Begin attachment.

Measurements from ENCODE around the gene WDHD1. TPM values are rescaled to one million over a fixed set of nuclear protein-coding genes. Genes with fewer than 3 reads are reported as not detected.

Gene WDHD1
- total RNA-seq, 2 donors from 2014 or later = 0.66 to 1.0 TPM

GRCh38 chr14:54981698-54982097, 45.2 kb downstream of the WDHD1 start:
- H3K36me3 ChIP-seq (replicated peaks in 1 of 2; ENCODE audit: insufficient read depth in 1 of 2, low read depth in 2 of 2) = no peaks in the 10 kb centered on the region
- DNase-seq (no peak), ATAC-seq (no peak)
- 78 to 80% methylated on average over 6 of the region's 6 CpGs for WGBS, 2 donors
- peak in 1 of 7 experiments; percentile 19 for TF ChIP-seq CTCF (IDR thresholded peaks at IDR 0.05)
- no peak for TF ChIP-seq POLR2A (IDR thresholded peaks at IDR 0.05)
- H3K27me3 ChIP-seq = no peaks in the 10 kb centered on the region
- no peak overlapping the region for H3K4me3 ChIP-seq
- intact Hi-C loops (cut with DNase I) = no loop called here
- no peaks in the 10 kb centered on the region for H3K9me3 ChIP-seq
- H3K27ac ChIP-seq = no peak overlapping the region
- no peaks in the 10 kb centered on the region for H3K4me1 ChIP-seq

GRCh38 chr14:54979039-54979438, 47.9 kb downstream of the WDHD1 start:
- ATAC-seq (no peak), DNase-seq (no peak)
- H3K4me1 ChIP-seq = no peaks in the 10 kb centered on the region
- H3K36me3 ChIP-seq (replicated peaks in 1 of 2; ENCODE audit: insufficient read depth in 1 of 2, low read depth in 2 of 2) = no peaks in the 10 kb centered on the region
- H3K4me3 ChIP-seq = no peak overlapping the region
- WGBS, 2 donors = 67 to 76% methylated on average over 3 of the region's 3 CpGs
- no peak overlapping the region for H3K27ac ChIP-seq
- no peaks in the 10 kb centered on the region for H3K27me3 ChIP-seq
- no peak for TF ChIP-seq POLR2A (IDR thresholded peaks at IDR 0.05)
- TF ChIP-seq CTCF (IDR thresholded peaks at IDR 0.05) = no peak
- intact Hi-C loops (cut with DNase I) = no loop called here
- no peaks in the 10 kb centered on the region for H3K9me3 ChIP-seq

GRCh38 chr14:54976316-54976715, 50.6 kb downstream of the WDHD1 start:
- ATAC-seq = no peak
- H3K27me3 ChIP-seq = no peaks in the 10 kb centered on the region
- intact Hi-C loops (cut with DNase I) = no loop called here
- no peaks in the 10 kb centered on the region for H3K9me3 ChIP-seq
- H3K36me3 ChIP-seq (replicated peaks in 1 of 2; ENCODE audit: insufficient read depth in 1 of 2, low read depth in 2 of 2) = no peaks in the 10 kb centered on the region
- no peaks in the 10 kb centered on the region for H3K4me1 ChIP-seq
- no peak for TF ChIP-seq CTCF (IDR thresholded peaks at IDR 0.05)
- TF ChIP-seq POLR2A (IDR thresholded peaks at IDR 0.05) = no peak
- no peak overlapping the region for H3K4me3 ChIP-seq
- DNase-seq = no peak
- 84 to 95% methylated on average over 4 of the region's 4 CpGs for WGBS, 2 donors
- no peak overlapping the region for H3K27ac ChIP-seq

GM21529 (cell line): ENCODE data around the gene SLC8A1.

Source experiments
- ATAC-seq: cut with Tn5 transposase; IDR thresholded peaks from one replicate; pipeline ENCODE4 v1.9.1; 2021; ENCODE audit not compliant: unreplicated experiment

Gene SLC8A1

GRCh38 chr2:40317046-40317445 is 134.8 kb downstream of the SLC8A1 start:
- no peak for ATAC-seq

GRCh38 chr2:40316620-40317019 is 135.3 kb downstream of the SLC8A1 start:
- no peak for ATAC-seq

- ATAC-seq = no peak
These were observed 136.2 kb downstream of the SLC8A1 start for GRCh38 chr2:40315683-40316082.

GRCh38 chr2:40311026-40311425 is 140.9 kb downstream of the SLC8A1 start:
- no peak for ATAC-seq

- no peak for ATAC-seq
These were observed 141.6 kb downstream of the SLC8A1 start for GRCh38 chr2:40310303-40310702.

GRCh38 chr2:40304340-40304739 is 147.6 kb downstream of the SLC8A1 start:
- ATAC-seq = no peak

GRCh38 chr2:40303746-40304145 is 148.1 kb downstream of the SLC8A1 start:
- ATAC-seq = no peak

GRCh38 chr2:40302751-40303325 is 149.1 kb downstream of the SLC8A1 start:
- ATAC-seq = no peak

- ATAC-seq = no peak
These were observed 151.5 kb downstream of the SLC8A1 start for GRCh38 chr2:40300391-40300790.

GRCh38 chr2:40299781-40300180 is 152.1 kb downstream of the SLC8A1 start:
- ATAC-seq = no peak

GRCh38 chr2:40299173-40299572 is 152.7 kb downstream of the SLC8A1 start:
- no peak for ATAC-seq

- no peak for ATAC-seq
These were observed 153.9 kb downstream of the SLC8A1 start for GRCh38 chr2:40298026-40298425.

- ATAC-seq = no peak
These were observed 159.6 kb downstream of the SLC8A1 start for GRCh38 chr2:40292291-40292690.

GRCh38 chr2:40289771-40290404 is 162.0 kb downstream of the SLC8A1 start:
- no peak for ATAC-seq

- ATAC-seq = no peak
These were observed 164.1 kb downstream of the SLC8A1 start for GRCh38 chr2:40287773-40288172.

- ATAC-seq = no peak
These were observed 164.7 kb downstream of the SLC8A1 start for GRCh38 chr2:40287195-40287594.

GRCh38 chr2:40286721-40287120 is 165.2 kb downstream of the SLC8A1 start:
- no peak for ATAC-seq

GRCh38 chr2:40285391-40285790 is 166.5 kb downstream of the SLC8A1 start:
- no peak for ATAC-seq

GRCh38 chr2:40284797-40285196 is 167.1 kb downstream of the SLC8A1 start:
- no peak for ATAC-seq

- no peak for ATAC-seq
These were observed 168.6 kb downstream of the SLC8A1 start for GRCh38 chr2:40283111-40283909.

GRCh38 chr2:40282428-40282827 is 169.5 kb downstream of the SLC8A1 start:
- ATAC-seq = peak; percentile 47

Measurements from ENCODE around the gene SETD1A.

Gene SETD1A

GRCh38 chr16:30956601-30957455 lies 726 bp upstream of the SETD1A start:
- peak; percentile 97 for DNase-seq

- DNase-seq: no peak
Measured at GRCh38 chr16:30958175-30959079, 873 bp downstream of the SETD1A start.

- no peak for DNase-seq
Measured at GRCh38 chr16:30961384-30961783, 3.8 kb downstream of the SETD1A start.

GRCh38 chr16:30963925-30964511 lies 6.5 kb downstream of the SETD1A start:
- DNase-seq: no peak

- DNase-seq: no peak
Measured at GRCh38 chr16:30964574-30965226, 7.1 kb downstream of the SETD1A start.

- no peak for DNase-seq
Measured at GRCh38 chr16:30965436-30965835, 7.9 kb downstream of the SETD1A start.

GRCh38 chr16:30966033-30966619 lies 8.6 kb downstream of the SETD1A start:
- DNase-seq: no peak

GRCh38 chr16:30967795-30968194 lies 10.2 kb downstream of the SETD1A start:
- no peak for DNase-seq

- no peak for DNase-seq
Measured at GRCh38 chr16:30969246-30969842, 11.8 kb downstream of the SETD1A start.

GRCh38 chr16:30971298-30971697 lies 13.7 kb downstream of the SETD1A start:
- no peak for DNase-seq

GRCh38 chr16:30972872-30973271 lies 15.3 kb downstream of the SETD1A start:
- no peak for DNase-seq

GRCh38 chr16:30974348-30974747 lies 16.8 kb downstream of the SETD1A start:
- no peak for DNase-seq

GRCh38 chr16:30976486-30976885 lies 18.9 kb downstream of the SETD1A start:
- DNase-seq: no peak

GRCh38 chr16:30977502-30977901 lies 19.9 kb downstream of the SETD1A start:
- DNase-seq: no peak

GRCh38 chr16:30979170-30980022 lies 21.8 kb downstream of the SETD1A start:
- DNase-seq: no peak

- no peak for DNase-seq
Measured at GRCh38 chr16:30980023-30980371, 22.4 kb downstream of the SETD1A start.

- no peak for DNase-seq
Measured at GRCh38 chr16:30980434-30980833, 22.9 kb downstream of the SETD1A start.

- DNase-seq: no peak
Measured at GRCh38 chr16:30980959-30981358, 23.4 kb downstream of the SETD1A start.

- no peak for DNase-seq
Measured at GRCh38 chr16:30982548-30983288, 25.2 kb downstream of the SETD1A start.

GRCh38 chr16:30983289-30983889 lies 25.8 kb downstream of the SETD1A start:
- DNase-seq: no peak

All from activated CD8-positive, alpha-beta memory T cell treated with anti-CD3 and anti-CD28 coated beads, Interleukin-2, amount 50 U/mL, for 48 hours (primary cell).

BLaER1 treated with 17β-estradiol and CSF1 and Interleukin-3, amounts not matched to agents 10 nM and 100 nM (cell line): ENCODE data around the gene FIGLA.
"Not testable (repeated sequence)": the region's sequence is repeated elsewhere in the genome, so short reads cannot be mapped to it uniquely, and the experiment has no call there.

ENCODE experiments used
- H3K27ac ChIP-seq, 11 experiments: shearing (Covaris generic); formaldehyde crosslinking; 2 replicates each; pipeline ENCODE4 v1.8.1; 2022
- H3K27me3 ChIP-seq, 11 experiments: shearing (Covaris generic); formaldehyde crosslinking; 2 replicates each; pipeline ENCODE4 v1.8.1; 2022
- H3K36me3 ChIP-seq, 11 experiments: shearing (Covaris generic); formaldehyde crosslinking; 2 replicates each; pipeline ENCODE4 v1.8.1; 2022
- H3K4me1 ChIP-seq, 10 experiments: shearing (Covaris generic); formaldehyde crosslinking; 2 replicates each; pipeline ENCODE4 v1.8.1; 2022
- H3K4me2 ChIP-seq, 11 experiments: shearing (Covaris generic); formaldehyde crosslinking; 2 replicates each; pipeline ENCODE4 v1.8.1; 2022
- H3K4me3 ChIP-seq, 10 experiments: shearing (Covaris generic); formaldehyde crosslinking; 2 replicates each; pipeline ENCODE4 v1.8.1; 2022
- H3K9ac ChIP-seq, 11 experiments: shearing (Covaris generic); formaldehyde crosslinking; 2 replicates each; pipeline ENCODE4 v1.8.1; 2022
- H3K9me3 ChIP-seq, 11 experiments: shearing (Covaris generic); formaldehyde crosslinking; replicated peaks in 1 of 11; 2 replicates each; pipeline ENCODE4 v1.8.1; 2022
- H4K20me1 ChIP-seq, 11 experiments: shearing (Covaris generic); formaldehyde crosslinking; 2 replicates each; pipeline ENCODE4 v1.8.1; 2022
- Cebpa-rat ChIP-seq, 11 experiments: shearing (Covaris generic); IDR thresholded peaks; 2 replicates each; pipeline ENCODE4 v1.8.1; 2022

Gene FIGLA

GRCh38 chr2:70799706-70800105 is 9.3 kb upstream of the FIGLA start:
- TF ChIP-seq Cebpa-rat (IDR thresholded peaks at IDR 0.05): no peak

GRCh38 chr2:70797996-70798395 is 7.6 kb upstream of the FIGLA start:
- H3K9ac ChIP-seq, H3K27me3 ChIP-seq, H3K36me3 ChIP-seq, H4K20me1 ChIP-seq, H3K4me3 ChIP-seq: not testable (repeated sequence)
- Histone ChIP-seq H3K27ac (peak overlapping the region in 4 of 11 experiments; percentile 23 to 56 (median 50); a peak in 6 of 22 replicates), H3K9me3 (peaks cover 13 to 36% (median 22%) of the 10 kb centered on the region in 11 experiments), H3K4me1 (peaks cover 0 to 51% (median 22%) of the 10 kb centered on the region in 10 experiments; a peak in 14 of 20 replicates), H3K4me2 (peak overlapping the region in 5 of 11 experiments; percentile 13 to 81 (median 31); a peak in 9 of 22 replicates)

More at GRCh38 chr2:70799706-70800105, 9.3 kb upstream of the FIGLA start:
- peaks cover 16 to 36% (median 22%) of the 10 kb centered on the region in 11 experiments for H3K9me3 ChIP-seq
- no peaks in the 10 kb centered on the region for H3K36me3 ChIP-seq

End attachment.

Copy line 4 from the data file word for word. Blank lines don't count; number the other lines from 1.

GRCh38 chr14:54981698-54982097, 45.2 kb downstream of the WDHD1 start: